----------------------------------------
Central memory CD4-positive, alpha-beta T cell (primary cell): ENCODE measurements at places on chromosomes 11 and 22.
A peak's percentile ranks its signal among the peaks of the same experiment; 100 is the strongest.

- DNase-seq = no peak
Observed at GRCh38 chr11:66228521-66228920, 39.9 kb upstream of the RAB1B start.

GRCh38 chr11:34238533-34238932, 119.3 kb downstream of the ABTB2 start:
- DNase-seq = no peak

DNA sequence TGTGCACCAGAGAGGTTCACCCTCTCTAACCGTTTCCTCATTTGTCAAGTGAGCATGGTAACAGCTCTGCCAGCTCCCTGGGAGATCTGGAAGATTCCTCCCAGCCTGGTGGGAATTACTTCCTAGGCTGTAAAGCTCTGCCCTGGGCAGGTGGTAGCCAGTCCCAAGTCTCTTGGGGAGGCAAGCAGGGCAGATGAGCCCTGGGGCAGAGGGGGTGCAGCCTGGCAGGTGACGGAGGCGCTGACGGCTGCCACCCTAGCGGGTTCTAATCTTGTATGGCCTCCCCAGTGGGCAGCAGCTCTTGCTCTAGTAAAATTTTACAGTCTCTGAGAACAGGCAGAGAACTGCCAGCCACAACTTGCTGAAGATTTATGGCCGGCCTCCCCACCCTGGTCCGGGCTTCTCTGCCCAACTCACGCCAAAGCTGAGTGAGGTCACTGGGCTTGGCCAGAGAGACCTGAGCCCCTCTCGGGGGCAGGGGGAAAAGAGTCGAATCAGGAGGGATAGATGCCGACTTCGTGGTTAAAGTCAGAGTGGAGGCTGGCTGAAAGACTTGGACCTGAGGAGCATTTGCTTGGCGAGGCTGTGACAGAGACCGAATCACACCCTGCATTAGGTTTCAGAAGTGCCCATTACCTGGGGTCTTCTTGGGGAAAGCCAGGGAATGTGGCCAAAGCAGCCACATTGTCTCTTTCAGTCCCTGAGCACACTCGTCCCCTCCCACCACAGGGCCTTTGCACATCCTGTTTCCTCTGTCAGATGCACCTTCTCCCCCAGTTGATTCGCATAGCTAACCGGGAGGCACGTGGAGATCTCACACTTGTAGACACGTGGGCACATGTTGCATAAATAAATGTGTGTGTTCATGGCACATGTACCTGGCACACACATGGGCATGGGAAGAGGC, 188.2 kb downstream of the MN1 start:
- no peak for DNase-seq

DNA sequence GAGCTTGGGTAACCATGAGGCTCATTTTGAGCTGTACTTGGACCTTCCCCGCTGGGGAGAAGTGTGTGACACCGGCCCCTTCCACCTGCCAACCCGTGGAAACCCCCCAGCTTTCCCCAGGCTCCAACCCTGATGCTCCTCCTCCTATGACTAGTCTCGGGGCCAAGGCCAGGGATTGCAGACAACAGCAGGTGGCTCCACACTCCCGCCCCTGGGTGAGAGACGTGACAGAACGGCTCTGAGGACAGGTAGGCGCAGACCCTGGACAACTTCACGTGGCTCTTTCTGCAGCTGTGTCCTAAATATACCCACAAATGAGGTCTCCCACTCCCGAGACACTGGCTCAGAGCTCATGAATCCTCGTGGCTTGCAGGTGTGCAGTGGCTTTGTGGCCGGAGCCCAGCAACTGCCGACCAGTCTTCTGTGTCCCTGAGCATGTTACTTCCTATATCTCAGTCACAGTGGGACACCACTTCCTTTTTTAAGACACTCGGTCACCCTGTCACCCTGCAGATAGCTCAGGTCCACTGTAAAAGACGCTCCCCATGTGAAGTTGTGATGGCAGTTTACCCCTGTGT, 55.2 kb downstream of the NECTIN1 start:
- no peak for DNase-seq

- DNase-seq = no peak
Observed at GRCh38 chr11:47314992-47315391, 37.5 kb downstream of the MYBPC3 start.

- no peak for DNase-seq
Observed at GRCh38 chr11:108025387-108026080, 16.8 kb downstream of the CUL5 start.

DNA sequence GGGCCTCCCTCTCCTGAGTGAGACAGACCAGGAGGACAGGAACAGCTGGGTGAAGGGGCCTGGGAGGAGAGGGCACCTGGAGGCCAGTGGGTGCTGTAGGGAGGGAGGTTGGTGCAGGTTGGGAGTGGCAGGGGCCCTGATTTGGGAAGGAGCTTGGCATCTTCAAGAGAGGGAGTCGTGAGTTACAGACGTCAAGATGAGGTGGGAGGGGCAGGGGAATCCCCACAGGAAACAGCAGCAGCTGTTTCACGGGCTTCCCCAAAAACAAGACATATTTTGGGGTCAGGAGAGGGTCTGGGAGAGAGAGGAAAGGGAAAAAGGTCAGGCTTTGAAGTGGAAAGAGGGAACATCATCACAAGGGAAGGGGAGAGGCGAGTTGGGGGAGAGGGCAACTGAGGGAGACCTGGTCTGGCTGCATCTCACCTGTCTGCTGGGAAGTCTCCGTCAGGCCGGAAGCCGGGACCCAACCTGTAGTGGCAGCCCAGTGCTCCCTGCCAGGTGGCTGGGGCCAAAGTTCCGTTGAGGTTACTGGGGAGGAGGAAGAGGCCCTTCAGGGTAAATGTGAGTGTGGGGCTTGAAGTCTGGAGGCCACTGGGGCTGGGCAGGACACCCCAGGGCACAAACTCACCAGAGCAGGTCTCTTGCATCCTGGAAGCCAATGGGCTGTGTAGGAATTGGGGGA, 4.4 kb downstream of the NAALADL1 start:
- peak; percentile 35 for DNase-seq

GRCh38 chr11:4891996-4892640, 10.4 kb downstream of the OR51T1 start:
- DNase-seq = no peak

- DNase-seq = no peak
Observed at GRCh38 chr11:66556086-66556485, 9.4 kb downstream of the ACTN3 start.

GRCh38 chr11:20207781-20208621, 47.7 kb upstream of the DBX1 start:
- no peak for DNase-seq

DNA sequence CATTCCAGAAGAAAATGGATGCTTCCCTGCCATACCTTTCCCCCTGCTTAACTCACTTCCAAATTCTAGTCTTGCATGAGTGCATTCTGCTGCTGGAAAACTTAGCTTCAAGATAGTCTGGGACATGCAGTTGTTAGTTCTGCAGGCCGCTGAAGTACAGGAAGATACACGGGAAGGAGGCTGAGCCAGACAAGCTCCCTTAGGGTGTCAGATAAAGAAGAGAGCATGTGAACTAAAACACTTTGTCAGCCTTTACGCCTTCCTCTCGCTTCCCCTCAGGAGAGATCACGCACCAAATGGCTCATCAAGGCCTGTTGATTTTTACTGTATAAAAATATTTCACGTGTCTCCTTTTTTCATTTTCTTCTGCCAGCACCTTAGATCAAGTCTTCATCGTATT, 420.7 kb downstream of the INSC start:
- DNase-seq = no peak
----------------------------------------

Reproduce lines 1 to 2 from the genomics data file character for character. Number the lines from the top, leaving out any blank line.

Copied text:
Central memory CD4-positive, alpha-beta T cell (primary cell): ENCODE measurements at places on chromosomes 11 and 22.
A peak's percentile ranks its signal among the peaks of the same experiment; 100 is the strongest.